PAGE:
Note that because we have omitted the operate group of instructions, we are actually missing quite a lot of functionality - for example, the link register (which will typically contain a carry bit) is pretty useless at the moment. We will choose not to implement any more instructions here however.

Notice that there is one instruction that is fairly obviously missing - return from subroutine. This is actually done by making an indirect jump via the first word of the currently-executing subroutine. To see how this works, we need to look at memory addressing.

11.1.1. Structure of Instructions

All PDP-8 instructions are only 12 bits long; and memory addresses are 12 bits long as well. Given that, how do we manage to store a memory address within an instruction, along with an opcode as well? Instructions are actually broken down into four fields.

11.1.2. Addressing Modes

In common with a lot of machines, the memory of the PDP-8 is logically divided into pages. These pages are 128 words long in the PDP-8 - it is not a coincidence that this is exactly the number of words that can be addressed by the seven bit address field. There are 32 such pages in the PDP-8 (12 - 7 = 5, so there are five extra address bits which can be used to address 32 pages), and the first page - called page zero is 'special'. There are four page-based addressing modes.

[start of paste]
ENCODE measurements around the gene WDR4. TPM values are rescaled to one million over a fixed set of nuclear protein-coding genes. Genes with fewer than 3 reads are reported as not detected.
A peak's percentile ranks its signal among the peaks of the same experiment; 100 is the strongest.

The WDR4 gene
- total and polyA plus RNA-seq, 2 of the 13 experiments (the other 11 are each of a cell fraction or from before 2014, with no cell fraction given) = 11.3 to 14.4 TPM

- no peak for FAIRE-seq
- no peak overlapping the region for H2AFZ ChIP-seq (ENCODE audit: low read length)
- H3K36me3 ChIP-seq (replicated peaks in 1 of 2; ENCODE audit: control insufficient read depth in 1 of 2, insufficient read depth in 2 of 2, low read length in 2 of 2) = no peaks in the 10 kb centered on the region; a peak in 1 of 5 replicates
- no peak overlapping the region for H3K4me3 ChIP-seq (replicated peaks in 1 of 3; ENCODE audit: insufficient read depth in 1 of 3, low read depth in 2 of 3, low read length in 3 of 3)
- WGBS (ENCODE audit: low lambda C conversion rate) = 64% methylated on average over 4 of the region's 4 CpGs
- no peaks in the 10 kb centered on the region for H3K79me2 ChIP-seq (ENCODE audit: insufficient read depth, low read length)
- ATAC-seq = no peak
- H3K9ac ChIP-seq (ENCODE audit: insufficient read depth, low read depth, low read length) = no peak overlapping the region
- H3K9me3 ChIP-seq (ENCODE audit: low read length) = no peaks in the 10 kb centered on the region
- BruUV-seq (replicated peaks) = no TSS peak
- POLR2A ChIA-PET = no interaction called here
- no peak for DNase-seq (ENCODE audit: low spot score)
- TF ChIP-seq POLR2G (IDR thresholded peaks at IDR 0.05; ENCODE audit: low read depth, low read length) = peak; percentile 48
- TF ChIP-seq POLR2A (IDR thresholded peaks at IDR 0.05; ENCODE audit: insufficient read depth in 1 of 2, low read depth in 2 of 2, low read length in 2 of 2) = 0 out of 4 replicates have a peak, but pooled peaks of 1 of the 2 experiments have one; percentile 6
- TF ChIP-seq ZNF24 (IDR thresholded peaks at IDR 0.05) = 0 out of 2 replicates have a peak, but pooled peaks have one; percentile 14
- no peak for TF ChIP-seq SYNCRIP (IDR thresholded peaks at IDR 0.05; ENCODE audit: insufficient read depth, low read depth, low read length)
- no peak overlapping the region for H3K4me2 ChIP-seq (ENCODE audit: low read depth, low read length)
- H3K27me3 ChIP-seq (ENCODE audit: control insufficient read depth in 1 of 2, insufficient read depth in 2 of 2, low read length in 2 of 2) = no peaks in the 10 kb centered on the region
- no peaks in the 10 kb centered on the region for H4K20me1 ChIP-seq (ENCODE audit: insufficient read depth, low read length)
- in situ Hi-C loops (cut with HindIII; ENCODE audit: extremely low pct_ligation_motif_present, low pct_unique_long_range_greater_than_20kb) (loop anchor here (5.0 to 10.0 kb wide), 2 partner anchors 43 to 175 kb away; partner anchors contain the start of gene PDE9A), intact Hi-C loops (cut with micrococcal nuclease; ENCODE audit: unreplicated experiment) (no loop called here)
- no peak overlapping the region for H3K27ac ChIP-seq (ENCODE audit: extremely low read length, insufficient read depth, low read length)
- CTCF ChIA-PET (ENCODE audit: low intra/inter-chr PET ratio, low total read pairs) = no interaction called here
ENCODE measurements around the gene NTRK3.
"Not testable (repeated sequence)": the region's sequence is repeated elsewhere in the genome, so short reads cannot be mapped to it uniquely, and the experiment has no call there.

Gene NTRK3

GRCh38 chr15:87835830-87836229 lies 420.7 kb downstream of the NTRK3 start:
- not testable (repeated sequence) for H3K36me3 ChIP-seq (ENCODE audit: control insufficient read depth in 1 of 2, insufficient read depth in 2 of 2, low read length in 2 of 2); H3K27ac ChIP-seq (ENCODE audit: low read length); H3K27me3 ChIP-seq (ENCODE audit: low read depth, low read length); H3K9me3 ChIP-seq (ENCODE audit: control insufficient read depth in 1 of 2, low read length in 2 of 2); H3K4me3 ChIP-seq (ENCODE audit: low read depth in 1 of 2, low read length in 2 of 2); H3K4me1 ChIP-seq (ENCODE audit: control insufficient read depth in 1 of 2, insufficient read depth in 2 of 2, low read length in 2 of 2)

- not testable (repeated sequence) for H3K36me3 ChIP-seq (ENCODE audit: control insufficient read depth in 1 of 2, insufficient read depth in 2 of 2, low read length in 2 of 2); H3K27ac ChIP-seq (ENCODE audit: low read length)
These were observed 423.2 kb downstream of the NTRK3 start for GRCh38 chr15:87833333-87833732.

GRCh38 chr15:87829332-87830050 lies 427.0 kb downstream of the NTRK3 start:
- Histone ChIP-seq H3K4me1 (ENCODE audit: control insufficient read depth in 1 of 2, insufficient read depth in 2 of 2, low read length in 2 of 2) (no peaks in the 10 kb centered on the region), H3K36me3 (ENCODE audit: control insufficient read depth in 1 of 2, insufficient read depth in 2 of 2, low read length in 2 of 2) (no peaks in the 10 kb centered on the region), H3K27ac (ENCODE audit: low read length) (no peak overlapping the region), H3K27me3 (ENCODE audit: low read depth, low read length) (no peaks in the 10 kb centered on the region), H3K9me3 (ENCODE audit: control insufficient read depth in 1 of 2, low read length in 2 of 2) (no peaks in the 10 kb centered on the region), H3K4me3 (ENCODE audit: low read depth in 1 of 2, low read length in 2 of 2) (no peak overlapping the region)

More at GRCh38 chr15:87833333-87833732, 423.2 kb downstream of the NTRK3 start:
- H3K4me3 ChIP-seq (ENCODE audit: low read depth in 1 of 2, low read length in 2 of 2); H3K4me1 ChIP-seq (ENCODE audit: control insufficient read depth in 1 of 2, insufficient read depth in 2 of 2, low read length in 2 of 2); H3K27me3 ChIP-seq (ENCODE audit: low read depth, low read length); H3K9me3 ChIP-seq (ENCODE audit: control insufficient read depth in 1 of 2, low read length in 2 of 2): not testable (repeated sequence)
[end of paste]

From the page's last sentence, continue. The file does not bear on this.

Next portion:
11.2. Formal Description

We will now look at the formal description of the PDP-8 in Maude. You can find the code here but note that you will need the BINARY module to get it to work. We will now look at each module in turn.

11.2.1. PDP8-WORD

The first module defines the different length words needed and basic operations.

fmod PDP8-WORD is

    protecting BINARY .
    sorts MachineWord OpCode Address .
    subsort MachineWord < Bits .
    subsort OpCode < Bits .
    subsort Address < Bits .

    *** Operators to extract the various
    *** instruction fields
    op opcode : MachineWord -> OpCode .
    op addr : MachineWord -> Address .
    op pagebit : MachineWord -> Bool .
    op indir : MachineWord -> Bool .

    *** Operators for 12-bit addition, 
    *** and the 13th bit of 12-bit addition
    op _+_ : MachineWord MachineWord -> MachineWord .
    op _+13_ : MachineWord MachineWord -> Bit .
    *** AND operator - note we have only *declared*